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IT giant Globant discloses hack after Lapsus$ leaks 70GB of stolen data

The silhouette of a child against a wall covered in ones and zeroes.

IT and software development firm Globant said in a statement Wednesday that it experienced a network breach. The statement appeared to confirm claims made by Lapsus$, a group that has successfully compromised Microsoft, Nvidia, Okta, and other victims in recent weeks.

Lapsus$ is a relative newcomer to the data-extortion scene. While the group’s tactics and procedures lack sophistication, members largely believed to be young and technically immature make up for it with persistence. Gang members were rumored to be among seven individuals arrested last week by London police.

Not dead yet

A leak Tuesday on the Lapsus$ Telegram channel included data the group said came from a recent hack on Globant, raising questions about precisely what relationship the suspects, aged 16 to 21, had with Lapsus$. Recently, the FBI sought public assistance in tracking down the group.

London police don’t appear to have explicitly said the suspects were members of Lapsus$, “but, assuming [the suspects] are, we still don’t know how many other individuals are associated with the operation or where they may be based,” Brett Callow, a threat analyst with security firm Emsisoft, wrote in a private message. “For example, at least one of the members appears to be a native speaker—or, more accurately, writer—of Brazilian Portuguese.”

The Telegram post included a screenshot of data purportedly taken from Luxembourg-based Globant, which operates in 18 countries and has more than 23,500 employees. Folders for one of the purportedly stolen data caches had names like “apple-health-app,” “Facebook,” “C-SPAN,” and “DHL.” Another post on the same channel purported to show login credentials, many with weak passwords, for some of the servers Globant used to store the data.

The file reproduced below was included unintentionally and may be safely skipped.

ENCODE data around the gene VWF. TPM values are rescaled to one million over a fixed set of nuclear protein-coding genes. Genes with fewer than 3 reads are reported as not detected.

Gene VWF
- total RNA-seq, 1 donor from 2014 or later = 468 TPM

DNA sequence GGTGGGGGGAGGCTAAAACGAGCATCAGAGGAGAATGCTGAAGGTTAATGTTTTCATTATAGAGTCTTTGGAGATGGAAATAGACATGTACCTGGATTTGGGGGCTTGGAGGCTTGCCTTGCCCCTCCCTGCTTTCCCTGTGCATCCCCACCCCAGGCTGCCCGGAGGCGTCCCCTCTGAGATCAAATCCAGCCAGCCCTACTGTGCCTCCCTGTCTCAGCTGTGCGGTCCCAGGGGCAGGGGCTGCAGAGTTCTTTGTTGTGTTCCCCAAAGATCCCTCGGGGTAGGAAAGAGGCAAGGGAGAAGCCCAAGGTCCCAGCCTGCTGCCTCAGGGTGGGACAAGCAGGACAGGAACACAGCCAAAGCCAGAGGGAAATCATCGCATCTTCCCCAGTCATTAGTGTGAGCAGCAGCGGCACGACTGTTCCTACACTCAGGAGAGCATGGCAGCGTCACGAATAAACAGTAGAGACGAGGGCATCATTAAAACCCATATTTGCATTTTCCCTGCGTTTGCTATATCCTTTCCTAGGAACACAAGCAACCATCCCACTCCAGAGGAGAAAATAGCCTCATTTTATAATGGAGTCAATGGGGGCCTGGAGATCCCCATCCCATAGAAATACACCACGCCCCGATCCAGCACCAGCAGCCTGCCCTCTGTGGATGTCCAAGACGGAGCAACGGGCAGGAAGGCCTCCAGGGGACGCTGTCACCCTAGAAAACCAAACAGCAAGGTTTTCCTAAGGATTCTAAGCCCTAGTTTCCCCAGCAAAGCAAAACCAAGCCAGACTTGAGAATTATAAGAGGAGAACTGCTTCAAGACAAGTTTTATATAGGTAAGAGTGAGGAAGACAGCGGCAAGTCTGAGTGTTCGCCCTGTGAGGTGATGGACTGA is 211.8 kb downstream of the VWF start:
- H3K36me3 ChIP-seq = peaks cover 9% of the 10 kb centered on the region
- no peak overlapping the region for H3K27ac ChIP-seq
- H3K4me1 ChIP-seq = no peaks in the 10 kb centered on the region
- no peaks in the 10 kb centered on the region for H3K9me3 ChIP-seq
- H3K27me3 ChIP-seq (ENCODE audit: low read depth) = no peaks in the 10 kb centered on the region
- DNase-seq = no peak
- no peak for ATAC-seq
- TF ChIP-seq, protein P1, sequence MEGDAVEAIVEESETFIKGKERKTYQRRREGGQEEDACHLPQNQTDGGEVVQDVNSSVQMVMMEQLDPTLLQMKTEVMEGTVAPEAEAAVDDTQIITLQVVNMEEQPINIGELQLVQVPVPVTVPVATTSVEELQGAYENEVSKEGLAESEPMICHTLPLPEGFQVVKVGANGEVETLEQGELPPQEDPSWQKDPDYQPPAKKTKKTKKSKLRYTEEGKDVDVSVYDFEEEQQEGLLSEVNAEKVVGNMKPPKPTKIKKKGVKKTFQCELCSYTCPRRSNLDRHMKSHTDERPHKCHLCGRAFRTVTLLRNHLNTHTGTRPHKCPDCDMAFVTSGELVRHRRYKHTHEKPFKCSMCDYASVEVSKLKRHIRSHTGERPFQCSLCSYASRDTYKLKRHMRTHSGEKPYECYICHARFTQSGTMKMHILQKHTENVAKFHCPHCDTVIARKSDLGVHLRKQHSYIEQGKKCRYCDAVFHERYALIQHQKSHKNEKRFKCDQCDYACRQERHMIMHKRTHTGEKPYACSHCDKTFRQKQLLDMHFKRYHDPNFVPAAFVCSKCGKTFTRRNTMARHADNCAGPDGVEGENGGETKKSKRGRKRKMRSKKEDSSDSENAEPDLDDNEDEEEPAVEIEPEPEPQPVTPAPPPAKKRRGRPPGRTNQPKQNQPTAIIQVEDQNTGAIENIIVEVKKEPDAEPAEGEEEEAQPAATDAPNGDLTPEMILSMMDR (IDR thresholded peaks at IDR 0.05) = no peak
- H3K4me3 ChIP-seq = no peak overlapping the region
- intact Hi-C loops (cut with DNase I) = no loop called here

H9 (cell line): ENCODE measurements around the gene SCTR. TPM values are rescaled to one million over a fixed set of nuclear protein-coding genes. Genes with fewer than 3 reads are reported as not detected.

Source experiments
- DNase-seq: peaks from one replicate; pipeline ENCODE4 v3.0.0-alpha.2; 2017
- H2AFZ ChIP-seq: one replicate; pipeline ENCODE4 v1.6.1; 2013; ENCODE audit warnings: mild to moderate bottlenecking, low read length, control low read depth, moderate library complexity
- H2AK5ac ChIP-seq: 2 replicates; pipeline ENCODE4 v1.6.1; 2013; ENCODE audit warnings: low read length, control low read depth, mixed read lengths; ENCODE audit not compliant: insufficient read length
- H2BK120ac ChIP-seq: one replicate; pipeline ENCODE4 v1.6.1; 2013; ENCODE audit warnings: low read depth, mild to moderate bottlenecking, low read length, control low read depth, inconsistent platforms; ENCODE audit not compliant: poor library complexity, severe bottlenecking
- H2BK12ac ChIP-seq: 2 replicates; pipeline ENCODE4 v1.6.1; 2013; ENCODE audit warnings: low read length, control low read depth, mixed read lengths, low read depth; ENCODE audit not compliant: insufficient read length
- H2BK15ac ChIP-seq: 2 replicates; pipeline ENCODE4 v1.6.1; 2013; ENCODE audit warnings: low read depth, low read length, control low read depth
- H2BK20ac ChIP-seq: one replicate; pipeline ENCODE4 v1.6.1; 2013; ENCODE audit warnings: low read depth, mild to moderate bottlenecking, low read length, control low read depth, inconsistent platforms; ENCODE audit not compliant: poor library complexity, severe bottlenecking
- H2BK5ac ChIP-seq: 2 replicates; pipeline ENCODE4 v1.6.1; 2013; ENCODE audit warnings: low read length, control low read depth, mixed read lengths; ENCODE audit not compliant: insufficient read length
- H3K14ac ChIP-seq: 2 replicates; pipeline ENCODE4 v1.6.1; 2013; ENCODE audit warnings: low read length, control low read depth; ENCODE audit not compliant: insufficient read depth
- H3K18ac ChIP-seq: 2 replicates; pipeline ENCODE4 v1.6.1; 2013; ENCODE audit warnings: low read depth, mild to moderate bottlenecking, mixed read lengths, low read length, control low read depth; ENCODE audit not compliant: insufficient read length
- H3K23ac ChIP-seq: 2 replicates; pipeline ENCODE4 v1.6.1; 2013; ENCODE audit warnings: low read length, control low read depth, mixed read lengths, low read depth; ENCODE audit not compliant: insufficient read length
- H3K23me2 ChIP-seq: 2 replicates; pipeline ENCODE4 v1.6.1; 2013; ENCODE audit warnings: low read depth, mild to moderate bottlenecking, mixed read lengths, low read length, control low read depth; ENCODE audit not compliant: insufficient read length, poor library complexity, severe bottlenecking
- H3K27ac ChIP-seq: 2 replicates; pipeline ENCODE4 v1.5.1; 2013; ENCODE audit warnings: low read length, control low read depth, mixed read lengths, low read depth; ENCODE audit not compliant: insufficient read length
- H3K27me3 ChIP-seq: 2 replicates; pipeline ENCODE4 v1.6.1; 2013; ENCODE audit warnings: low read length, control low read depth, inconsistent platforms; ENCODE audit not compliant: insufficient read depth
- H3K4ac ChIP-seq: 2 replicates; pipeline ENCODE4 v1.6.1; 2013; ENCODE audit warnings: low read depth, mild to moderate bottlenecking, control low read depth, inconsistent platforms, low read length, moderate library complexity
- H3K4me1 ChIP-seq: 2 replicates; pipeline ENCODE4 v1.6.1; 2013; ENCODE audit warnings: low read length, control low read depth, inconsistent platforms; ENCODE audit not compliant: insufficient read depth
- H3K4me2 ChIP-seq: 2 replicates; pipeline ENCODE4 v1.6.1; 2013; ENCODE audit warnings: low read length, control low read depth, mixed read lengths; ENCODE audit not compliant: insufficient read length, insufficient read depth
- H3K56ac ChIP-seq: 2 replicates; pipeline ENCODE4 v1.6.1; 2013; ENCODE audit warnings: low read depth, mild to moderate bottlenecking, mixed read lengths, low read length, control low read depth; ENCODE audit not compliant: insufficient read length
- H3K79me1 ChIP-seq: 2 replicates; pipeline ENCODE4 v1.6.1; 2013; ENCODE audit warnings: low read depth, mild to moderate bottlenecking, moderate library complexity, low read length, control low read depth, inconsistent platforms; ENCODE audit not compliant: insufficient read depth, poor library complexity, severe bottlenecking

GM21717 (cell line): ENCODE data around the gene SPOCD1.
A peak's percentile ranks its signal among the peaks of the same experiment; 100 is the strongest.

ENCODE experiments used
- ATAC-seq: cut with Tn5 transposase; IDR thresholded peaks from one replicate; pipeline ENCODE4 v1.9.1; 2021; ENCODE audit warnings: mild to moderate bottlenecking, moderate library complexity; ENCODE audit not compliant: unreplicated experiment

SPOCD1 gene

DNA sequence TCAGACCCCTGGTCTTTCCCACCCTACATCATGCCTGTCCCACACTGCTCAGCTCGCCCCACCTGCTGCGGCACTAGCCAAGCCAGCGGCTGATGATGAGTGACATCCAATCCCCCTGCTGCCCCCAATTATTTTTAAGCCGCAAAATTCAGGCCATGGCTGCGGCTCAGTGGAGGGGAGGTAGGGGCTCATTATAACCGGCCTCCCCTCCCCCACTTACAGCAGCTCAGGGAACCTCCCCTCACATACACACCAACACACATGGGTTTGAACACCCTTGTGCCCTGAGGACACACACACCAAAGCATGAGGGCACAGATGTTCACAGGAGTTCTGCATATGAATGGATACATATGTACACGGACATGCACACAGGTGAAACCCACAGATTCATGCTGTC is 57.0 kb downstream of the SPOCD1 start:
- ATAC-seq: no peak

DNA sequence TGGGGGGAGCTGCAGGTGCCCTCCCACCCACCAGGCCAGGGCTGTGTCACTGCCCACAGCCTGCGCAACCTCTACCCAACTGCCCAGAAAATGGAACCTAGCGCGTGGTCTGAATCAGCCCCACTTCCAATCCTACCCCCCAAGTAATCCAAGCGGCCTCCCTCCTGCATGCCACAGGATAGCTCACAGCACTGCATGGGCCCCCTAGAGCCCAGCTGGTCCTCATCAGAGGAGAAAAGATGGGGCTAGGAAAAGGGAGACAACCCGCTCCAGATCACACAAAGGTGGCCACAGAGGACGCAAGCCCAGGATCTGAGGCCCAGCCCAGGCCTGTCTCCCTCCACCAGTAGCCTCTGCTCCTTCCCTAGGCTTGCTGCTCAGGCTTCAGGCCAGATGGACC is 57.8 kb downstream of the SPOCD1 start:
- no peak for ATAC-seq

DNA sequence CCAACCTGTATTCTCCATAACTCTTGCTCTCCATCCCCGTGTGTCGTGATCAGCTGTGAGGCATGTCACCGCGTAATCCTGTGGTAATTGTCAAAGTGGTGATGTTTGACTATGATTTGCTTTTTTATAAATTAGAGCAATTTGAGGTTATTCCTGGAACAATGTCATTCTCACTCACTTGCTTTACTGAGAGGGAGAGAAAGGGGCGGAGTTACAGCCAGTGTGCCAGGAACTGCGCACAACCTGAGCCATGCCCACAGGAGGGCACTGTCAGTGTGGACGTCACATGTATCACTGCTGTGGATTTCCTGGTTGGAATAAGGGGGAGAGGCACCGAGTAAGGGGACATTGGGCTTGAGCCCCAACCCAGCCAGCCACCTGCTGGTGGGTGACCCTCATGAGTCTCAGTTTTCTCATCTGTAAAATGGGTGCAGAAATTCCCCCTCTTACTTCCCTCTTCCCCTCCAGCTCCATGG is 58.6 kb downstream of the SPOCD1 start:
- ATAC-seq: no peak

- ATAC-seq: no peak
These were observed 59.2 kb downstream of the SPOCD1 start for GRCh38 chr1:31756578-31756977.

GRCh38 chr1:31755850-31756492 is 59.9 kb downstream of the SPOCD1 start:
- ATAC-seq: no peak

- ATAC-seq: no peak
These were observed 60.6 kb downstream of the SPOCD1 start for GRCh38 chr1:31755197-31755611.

A torrent link in the post indicated that the leaked cache of source code was about 70GB.

Code repository breached by script kiddies

“We have recently detected that a limited section of our company’s code repository has been subject to unauthorized access,” company officials wrote in a statement. “We have activated our security protocols and are conducting an exhaustive investigation.”

So far, the statement said, the investigators believe the stolen data was “limited to certain source code and project-related documentation for a very limited number of clients.” The current probe has yet to find evidence that other data or systems were breached.

Company representatives declined to answer questions asking when the breach occurred, if the data leaked was genuine, and if anyone has approached Globant demanding a ransom.

Last week, KrebsOnSecurity and Bloomberg reported that a core Lapsus$ member is a 16-year-old living in Oxford, England. A day later, London police said that at least one of the hacking suspects they arrested was 16 years old.

Lapsus$ employs a host of unsophisticated methods to successfully breach its victims. To bypass some targets’s multifactor-authentication protections, for example, members who obtained passwords would periodically attempt logging in to the affected accounts, a technique known as MFA prompt bombing. In many cases, prompts can be delivered through a regular phone call.

“No limit is placed on the amount of calls that can be made,” a Lapsus$ member recently wrote. “Call the employee 100 times at 1 am while he is trying to sleep, and he will more than likely accept it. Once the employee accepts the initial call, you can access the MFA enrollment portal and enroll another device.”

Other techniques involved SIM swaps and social engineering. Lapsus$ is not above bribery either; once an organization is targeted, the group goes after its customers and employees of its contractors.

The continuing activity of Lapsus$ is yet another testament to the group’s resilience. While organizations frequently focus on defending against zero-day exploits and other types of advanced threats, Lapsus$ should serve as a reminder that less esoteric hacking methods are often easier and just as effective.

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